Thursday, October 09, 2008

Abuja Streets and Our Heroes

Any society that overlooks the contributions of its past heroes finds it difficult to make meaningful progress. This is because it kills role models from whom contemporary and future leaders should learn. It also discourages patriotism and selfless service. So, most people, given the opportunity, would rather grab whatever they could from the commonwealth as a form of self-reward than wait for any national reward after they might have retired or expired.
Such is the case with Nigeria where our skewed national reward system for past heroic efforts tends to portray us as a patently ungrateful people.
In a ground-breaking move last Wednesday, the Minister of the Federal Capital Territory (FCT), Alhaji Aliyu Modibbo Umar announced the naming and renaming of some major streets and roads in the FCT after national icons whose contributions in various ways to the country’s socio-economic, political and cultural development were widely acknowledged by the public, but were not so recognised by government.
Names of such great Nigerians as the late Sir Dennis Osadebey and the late Nwafor Orizu, both First Republic Senate Presidents, Dr Joseph Wayas, Second Republic Senate President, Professors Wole Soyinka and Chinua Achebe, both literary giants, late Prof. Claude Ake, renowned social scientist, late Prof Chike Obi, renowned mathematician, Pastor Enoch Adeboye, Bishop David Oyedepo, late Sheikh Abubakar Gumi, the late Pa Michael Imoudu, the late Dr. Tai Solarin, the late Dele Giwa, late Babatunde Jose, Malam Turi Muhammed, Abubakar Imam, Ali Ciroma, Kanu Nwankwo, Austin Jay Jay Okocha, Mary Onyali, late Sam Okwaraji, Comrade Hassan Sunmonu, late Mrs. Margaret Ekpo, late Fela Anikulapo-Kuti, late Sonny Okosun, Mamman Shata, among others, will now adorn Abuja streets.
Hitherto, most of the streets used to bear the names of events, institutions and people that have little or no historical, political, geographical or sociological relevance to the country.
This move, coming auspiciously on the nation’s 48th independence anniversary, is a worthy and commendable recognition of the heroic deeds of these citizens. It is a double-edged sword, by which the Federal Capital Territory Administration (FCTA) not only gave honour to those who deserve it, but also corrected the anomalies of previous street naming exercises in the FCT. In particular, the FCT Minister should be commended for correcting the misnomer in the naming of streets in the Apo Legislative Quarters. Before now, most streets in this bastion of our fledgling democracy were curiously named after military personnel. The minister has, however, corrected this with the renaming of streets in and around Apo after Nigerians with democratic credentials.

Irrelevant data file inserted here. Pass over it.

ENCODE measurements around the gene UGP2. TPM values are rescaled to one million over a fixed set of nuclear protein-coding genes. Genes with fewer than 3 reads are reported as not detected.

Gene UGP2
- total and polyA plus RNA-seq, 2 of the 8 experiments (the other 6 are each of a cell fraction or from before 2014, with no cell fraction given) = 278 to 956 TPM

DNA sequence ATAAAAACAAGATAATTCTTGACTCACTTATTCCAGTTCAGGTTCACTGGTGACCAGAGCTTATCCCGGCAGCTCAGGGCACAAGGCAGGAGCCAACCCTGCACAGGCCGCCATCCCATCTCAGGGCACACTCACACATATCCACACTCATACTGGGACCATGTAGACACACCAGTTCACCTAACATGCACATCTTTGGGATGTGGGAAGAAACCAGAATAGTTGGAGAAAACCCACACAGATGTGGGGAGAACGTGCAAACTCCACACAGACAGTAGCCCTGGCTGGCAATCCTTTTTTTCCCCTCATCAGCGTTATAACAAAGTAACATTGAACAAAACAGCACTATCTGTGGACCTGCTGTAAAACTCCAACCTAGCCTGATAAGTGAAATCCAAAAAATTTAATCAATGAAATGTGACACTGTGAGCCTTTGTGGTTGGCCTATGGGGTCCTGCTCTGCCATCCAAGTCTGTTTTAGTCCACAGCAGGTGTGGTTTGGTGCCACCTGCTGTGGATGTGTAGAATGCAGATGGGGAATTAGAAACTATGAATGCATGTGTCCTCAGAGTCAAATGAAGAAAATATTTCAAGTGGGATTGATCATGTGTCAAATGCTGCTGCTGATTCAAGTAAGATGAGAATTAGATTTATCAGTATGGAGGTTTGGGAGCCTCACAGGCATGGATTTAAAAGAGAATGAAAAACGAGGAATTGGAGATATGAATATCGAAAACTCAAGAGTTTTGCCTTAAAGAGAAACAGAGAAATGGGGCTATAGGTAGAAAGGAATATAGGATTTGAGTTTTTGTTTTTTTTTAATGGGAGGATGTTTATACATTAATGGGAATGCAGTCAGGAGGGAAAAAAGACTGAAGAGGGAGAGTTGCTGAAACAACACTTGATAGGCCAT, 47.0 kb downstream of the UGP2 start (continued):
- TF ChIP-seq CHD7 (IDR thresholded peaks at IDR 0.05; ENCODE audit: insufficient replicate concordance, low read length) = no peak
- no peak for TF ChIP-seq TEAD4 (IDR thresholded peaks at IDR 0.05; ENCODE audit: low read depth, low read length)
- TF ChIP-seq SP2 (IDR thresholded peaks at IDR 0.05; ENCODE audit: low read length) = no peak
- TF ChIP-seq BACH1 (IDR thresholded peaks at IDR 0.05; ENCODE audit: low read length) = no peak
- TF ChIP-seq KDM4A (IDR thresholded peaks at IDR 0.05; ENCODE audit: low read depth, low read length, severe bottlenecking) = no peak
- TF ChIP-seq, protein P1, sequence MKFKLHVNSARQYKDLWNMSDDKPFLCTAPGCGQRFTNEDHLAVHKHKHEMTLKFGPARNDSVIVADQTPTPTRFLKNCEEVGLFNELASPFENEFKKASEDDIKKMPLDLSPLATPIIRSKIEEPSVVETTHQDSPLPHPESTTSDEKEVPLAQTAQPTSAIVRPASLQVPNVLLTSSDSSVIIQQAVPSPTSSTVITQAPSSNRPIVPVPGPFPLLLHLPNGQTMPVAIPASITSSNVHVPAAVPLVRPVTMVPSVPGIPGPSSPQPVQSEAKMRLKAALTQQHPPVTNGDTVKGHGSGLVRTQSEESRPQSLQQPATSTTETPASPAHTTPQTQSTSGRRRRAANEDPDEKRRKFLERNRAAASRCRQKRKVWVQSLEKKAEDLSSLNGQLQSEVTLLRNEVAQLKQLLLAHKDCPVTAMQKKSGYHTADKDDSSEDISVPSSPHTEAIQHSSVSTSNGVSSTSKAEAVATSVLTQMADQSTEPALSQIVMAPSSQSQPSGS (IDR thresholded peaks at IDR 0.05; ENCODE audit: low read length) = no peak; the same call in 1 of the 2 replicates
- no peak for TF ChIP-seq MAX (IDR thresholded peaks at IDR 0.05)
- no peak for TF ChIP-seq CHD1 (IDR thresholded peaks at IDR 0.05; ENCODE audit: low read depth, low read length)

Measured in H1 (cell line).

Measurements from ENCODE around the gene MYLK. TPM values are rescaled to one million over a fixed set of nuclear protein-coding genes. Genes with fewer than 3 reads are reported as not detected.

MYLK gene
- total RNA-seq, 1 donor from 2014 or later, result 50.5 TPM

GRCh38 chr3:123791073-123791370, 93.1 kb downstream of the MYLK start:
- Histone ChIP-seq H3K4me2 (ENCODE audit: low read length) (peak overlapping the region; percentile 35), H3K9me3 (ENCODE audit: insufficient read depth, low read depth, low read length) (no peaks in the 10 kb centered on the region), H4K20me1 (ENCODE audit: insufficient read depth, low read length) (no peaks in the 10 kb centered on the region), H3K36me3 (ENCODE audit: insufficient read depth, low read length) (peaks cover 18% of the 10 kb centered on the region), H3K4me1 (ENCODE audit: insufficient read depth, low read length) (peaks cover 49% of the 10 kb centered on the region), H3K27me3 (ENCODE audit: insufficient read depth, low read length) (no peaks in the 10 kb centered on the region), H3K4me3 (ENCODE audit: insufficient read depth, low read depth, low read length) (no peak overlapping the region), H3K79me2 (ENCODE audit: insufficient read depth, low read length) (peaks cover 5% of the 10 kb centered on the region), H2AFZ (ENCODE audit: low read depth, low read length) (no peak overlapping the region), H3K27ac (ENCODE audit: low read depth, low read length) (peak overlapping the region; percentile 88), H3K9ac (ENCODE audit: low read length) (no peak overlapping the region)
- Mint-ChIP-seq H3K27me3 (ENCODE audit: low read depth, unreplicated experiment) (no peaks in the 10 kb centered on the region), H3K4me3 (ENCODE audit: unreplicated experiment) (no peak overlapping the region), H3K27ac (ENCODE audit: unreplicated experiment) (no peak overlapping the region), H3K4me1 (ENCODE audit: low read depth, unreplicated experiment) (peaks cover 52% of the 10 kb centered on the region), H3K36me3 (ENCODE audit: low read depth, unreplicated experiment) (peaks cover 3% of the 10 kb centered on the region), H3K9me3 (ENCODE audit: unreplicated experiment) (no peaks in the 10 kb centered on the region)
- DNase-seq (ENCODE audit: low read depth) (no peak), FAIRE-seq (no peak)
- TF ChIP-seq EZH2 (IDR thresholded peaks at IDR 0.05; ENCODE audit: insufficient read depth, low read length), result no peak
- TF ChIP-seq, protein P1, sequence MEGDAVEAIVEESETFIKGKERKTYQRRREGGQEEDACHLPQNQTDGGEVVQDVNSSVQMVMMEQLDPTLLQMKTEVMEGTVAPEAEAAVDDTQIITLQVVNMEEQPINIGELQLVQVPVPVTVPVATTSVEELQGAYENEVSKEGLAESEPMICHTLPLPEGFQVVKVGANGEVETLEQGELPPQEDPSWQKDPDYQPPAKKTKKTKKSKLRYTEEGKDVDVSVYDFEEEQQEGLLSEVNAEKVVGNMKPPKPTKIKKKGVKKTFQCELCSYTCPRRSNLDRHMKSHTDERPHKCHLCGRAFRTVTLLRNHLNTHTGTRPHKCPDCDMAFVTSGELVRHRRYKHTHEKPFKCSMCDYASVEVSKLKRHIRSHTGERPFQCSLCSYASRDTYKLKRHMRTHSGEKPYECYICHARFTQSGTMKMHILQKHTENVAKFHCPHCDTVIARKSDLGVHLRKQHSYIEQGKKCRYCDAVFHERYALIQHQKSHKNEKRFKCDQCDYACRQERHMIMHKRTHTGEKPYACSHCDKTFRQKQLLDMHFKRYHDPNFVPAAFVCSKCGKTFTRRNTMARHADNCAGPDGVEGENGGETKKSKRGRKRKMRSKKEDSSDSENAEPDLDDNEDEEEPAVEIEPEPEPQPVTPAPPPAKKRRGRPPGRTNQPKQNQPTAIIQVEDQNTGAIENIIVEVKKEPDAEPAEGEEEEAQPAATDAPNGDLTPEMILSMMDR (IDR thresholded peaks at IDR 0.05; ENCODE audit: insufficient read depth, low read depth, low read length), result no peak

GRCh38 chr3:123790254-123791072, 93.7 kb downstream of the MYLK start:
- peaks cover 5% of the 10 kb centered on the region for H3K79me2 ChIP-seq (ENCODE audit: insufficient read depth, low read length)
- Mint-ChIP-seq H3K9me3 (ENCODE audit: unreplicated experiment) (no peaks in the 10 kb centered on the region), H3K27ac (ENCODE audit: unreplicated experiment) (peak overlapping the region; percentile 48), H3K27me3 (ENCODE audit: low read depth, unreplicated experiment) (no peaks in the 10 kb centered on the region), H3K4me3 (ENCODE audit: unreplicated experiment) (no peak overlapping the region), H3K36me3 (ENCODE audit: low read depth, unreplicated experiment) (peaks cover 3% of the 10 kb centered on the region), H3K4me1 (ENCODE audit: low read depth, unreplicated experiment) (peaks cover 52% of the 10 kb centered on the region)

It is, however, noteworthy that the list of honorees is not exhaustive as it omits the names of some prominent Nigerians whom we think are also deserving of such honour. For instance, we consider people like the late Chief Bola Ige, assassinated former Attorney-General of the Federation and Justice Minister, Anthony Cardinal Olubunmi Okogie, the late Rev. Fr. Tansi, the first African Catholic Bishop to be beatified and the late Sheikh Muhammed Kamaldeen, the late founder of the Ansarul-Islam worthy of having streets named after them in Abuja, the nation’s symbol of unity. And definitely, it would not be a bad idea if the late Ogoni rights activist, Ken Saro-Wiwa was included in the list of honorees, if only to heal the wounds of his execution by the Abacha regime.
President Umaru Yar’Adua and his deputy, Vice President Goodluck Jonathan were also included in the list of honorees, but, according to the FCT Minister, both turned down the gesture on the basis that it should take a succeeding administration to name things after them if they are found worthy. This, to say the least, is a mark of the duo’s modesty and a subtle lesson that such honors should not be dispensed as a mark of obsequious handouts to incumbents.
In the same regard, we expect the Federal Government to stop the growing trend in which award of the annual national honours is done, as if it is an automatic entitlement of people.
People should be rewarded for landmark achievements made and not merely for holding a political office, which, in any case, is often abused by many.